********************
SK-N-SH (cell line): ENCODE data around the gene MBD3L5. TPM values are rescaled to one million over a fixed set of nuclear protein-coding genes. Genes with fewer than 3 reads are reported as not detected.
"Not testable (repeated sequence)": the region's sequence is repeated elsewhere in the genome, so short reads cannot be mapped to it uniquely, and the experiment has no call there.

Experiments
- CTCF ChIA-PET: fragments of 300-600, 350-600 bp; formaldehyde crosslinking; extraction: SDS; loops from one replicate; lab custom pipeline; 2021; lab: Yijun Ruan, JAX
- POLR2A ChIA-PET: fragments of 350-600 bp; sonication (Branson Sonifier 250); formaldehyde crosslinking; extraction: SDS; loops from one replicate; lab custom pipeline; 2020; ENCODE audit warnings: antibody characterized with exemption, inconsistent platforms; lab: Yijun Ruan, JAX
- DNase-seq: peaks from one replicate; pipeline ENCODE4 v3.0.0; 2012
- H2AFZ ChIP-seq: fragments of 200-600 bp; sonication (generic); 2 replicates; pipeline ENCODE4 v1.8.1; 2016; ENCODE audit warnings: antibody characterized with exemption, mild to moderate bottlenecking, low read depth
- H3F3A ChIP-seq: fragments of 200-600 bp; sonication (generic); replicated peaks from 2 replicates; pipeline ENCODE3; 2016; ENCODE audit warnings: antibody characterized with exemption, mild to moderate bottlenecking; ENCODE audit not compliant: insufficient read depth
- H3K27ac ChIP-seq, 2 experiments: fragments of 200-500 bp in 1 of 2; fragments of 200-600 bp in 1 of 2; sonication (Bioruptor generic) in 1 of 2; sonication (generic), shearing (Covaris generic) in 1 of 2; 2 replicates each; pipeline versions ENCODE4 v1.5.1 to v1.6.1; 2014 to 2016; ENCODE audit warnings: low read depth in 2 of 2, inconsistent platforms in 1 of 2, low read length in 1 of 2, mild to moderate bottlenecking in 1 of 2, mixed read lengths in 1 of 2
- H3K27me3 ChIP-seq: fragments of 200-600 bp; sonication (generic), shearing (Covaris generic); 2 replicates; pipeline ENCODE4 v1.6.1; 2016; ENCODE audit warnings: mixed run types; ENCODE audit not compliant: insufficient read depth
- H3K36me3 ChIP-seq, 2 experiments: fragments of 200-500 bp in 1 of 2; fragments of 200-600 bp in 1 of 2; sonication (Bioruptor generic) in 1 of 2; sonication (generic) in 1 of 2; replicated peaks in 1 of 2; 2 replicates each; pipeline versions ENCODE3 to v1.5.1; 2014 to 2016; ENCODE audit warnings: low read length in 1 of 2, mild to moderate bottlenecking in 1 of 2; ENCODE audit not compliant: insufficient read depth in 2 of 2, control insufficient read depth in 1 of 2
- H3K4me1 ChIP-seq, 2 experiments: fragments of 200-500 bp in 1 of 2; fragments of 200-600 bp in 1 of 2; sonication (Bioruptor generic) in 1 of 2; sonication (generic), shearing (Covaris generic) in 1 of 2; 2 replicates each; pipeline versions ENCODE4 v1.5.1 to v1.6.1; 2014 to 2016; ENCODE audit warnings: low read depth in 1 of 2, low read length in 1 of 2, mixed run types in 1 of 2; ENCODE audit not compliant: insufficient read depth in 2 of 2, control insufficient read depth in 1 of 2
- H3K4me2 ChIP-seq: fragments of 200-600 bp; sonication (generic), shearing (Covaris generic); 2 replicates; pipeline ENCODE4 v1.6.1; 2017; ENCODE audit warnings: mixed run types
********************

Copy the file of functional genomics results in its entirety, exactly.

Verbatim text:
SK-N-SH (cell line): ENCODE data around the gene MBD3L5. TPM values are rescaled to one million over a fixed set of nuclear protein-coding genes. Genes with fewer than 3 reads are reported as not detected.
"Not testable (repeated sequence)": the region's sequence is repeated elsewhere in the genome, so short reads cannot be mapped to it uniquely, and the experiment has no call there.

Experiments
- CTCF ChIA-PET: fragments of 300-600, 350-600 bp; formaldehyde crosslinking; extraction: SDS; loops from one replicate; lab custom pipeline; 2021; lab: Yijun Ruan, JAX
- POLR2A ChIA-PET: fragments of 350-600 bp; sonication (Branson Sonifier 250); formaldehyde crosslinking; extraction: SDS; loops from one replicate; lab custom pipeline; 2020; ENCODE audit warnings: antibody characterized with exemption, inconsistent platforms; lab: Yijun Ruan, JAX
- DNase-seq: peaks from one replicate; pipeline ENCODE4 v3.0.0; 2012
- H2AFZ ChIP-seq: fragments of 200-600 bp; sonication (generic); 2 replicates; pipeline ENCODE4 v1.8.1; 2016; ENCODE audit warnings: antibody characterized with exemption, mild to moderate bottlenecking, low read depth
- H3F3A ChIP-seq: fragments of 200-600 bp; sonication (generic); replicated peaks from 2 replicates; pipeline ENCODE3; 2016; ENCODE audit warnings: antibody characterized with exemption, mild to moderate bottlenecking; ENCODE audit not compliant: insufficient read depth
- H3K27ac ChIP-seq, 2 experiments: fragments of 200-500 bp in 1 of 2; fragments of 200-600 bp in 1 of 2; sonication (Bioruptor generic) in 1 of 2; sonication (generic), shearing (Covaris generic) in 1 of 2; 2 replicates each; pipeline versions ENCODE4 v1.5.1 to v1.6.1; 2014 to 2016; ENCODE audit warnings: low read depth in 2 of 2, inconsistent platforms in 1 of 2, low read length in 1 of 2, mild to moderate bottlenecking in 1 of 2, mixed read lengths in 1 of 2
- H3K27me3 ChIP-seq: fragments of 200-600 bp; sonication (generic), shearing (Covaris generic); 2 replicates; pipeline ENCODE4 v1.6.1; 2016; ENCODE audit warnings: mixed run types; ENCODE audit not compliant: insufficient read depth
- H3K36me3 ChIP-seq, 2 experiments: fragments of 200-500 bp in 1 of 2; fragments of 200-600 bp in 1 of 2; sonication (Bioruptor generic) in 1 of 2; sonication (generic) in 1 of 2; replicated peaks in 1 of 2; 2 replicates each; pipeline versions ENCODE3 to v1.5.1; 2014 to 2016; ENCODE audit warnings: low read length in 1 of 2, mild to moderate bottlenecking in 1 of 2; ENCODE audit not compliant: insufficient read depth in 2 of 2, control insufficient read depth in 1 of 2
- H3K4me1 ChIP-seq, 2 experiments: fragments of 200-500 bp in 1 of 2; fragments of 200-600 bp in 1 of 2; sonication (Bioruptor generic) in 1 of 2; sonication (generic), shearing (Covaris generic) in 1 of 2; 2 replicates each; pipeline versions ENCODE4 v1.5.1 to v1.6.1; 2014 to 2016; ENCODE audit warnings: low read depth in 1 of 2, low read length in 1 of 2, mixed run types in 1 of 2; ENCODE audit not compliant: insufficient read depth in 2 of 2, control insufficient read depth in 1 of 2
- H3K4me2 ChIP-seq: fragments of 200-600 bp; sonication (generic), shearing (Covaris generic); 2 replicates; pipeline ENCODE4 v1.6.1; 2017; ENCODE audit warnings: mixed run types